That’s right. We know knowing where to start JC I’m sure that you’ve, you’ve experienced this a lot in your work with companies that it’s acknowledged that it’s important. Heck, we’ve had we’ve had some clients where the CEO has said skills of new currency of work, make it happen. And that was what was brought to us to say you’re making it happen to you know, oftentimes is more about the there is a true business case that’s actually bubbled up from the business, from teams from departments on skills, but it does seem to be a big challenge is knowing where to start. Anything else. Jason
Jason Cerrato 4:59
be I’ve well I think a lot of the discussions that I’ve been involved in with CHR o roundtables and executive roundtables, people have come around to understand the why. But there’s still a lot of questions around the what and the how, right. So hopefully, we’ll go through some of that today. But it looks like our audience today is maybe in some of that same position, you know, they don’t know where to start or looks like they would benefit from some fresh thinking. So very much in line with some of the discussions we’ve had, you know, around the country, and actually on the Eightfold side around the world. So next, we’ll walk you through the agenda. So, in today’s presentation, we’ll covering establishing the business case for a pay for skills approach, generating the skills intelligence needed to put that plan into action, and then developing the approaches and programs to deliver this and operationalize it for your organization. So, with that, we will start with how to help establish the business case. So, the first part of this is a little bit of acknowledging, you know, the why. And with that, you know, everyone today is faced with this imperative. How do we deal with transforming our organizations, whether we are in an industry that is being disrupted, or we are an organization that is currently pivoting, and developing new product lines, or developing ways to deliver to our customers in new ways. At the same time, we are challenged with skill shortages in certain areas, and skill abundance and other areas that may be declining or may no longer be needed. So, it creates this tight supply of talent pools for critical skills that a lot of organizations are all going after, regardless of their industry, regardless of them of their product line. So, all of this is being done also in the face of very uncertain times. Right. And as you’re planning for this, one of the one of the chief threats to planning is uncertainty. So, we’ve all gone through headcount reduction, or containment. And if you’ve ever worked in talent, and an HR, you’re used to the phrase, hurry up and stop, and hurry up and stop. So how do you do all of that together? So, a big part of this discussion is kind of putting together a strategy and a plan for understanding through a better lens. What skills do you currently have in your organization? What skills do you currently need, you know, as compared to maybe your industry or benchmark companies? Or to align with your business strategy? From there? How do you take advantage of the employees, you already have to potentially upskill them or redeploy them? And how do you understand things like skill, adjacencies, or potential or learn ability to just understand how skills map to other skills and how employees can be redeployed or moved into other areas? You know, a common theme of the last year has been upskilling. And we’ll talk a little bit about that today. And then, as you put all this together, obviously, the next link is how do we put together our talent and rewards program to support this strategy, encourage this type of behavior and movement, and align with the talent we’re trying to develop and retain for the future? Right. All of that sounds like a lot. It is a lot. I think that’s why everyone is, you know, challenged with where to start or how to start. But that’s also why we have, you know, robust discussion planned for you today. So first, first, we’ll start with maybe how this has been done in the past with a look towards the future. So, Brian, I’ll hand it over to you.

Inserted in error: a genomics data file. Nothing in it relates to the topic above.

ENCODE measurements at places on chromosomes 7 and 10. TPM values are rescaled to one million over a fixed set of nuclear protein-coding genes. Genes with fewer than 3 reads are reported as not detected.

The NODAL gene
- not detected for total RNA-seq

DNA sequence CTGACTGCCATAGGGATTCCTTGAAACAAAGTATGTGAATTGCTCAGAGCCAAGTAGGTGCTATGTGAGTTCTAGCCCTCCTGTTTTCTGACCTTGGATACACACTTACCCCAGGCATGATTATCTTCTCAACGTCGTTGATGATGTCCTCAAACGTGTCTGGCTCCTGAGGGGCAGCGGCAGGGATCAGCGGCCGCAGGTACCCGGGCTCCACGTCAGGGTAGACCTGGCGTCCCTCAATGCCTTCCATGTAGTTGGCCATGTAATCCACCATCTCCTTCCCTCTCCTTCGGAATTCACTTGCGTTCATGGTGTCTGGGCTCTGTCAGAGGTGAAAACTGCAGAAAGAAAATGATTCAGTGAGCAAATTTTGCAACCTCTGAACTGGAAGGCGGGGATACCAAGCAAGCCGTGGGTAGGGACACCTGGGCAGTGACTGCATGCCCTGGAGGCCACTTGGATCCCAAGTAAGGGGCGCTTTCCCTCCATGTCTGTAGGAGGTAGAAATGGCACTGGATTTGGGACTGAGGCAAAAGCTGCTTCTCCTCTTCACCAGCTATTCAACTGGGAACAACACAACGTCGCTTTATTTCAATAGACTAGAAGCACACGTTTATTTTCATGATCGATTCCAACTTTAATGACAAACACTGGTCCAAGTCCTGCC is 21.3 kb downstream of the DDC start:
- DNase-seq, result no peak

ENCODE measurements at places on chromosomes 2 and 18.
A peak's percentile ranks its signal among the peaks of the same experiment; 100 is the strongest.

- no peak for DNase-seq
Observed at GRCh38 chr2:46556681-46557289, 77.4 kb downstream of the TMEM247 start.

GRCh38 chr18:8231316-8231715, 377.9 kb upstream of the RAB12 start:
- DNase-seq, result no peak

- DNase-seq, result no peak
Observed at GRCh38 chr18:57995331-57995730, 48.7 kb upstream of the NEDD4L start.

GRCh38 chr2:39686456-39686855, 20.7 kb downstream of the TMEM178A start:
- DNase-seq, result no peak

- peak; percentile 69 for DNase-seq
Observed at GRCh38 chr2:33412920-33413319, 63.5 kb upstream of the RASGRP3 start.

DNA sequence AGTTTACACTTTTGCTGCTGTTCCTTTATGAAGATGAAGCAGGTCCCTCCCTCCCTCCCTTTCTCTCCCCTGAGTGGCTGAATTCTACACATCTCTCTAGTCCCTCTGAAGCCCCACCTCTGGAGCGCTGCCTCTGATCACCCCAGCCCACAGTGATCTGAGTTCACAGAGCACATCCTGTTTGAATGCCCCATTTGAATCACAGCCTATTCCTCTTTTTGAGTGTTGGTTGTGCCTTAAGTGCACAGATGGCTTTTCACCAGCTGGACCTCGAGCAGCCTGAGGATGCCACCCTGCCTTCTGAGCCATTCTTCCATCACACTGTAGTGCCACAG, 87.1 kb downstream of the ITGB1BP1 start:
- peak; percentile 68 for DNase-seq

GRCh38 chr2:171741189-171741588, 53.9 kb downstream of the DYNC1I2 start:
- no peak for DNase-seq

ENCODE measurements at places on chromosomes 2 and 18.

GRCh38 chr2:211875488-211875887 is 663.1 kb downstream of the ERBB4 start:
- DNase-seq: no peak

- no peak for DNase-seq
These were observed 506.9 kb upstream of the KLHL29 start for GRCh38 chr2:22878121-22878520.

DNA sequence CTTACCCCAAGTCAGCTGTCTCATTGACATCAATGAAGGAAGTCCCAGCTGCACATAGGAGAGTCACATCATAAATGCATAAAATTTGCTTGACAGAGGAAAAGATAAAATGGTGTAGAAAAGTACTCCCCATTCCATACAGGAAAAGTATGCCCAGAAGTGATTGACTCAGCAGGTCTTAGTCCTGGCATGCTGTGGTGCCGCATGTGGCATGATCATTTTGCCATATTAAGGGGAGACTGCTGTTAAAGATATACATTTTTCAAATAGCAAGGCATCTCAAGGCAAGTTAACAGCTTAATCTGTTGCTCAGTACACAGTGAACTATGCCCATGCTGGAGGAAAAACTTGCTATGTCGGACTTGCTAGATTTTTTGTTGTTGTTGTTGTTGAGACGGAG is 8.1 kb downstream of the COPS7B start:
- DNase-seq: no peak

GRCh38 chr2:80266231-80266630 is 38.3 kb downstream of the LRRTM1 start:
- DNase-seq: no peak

Brian Fisher 8:47